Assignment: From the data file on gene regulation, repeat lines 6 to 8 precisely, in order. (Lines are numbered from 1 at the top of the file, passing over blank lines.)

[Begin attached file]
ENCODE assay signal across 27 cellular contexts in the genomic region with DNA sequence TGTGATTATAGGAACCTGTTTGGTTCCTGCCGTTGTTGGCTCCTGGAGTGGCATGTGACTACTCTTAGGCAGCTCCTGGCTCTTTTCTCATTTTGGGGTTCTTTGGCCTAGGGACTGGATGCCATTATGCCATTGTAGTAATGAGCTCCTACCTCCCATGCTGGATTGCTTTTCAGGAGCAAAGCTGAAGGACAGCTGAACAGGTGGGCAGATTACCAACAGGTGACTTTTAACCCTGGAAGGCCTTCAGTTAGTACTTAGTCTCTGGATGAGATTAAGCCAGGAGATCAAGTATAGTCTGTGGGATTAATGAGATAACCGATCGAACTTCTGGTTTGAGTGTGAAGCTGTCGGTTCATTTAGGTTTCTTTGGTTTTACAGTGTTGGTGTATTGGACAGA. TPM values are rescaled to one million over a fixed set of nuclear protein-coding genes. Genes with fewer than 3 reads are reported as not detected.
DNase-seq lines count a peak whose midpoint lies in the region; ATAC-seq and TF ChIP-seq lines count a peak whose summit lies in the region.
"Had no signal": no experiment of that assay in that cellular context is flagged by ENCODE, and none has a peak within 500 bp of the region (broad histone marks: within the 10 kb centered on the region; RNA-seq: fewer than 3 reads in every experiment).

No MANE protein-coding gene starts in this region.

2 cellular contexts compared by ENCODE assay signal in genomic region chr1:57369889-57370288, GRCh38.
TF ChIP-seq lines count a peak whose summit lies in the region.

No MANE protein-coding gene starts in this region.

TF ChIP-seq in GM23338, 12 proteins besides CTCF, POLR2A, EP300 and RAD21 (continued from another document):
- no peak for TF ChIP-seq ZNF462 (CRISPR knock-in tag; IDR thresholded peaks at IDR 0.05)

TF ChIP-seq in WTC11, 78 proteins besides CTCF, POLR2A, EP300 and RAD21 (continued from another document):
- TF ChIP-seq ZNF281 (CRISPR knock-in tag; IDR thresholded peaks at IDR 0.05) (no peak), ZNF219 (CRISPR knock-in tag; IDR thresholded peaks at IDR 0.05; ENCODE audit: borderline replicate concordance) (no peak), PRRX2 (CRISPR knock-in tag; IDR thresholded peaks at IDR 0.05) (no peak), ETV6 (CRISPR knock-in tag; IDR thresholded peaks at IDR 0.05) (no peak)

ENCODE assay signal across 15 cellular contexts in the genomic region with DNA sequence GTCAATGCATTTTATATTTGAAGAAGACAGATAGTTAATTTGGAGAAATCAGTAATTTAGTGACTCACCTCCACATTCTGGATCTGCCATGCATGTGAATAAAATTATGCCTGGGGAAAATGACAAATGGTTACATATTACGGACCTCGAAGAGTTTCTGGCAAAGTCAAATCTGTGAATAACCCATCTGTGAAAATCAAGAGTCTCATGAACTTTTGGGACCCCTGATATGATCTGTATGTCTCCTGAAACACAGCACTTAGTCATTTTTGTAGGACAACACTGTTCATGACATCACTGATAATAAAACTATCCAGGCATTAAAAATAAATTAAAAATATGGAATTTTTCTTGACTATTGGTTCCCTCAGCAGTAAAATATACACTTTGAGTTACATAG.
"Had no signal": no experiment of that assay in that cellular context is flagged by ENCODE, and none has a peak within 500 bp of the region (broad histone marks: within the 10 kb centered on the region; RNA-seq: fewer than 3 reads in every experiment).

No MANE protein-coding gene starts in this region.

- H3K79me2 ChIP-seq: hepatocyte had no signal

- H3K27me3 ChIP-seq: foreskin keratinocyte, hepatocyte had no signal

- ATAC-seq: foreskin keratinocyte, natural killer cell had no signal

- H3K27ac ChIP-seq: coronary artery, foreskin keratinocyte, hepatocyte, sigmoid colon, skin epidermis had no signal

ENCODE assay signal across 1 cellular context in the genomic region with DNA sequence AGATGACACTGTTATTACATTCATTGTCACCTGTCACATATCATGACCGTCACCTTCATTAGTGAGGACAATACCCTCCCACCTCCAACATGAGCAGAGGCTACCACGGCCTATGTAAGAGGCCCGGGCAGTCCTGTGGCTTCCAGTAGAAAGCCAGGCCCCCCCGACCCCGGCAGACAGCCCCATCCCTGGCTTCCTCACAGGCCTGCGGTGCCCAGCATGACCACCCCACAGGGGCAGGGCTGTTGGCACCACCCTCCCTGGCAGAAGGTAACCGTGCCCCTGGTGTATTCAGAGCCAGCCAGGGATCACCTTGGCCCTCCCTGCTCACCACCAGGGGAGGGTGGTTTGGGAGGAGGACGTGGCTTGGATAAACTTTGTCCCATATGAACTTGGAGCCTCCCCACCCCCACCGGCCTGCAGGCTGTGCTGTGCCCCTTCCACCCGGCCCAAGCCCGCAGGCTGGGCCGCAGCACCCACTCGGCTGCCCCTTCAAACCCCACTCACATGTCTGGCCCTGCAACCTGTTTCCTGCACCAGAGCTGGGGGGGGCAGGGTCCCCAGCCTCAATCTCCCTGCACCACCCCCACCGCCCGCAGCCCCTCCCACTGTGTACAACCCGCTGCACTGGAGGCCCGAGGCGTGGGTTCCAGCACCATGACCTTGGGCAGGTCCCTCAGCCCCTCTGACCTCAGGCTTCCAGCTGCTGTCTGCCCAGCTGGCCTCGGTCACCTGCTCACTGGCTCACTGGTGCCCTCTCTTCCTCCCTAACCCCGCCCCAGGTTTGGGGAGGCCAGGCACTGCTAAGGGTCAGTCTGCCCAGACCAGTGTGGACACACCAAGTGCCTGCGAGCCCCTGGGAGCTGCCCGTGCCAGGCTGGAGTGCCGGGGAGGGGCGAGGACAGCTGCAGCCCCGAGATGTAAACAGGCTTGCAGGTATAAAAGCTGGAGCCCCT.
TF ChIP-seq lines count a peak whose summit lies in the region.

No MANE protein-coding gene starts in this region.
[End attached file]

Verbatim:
TF ChIP-seq lines count a peak whose summit lies in the region.

No MANE protein-coding gene starts in this region.

TF ChIP-seq in GM23338, 12 proteins besides CTCF, POLR2A, EP300 and RAD21 (continued from another document):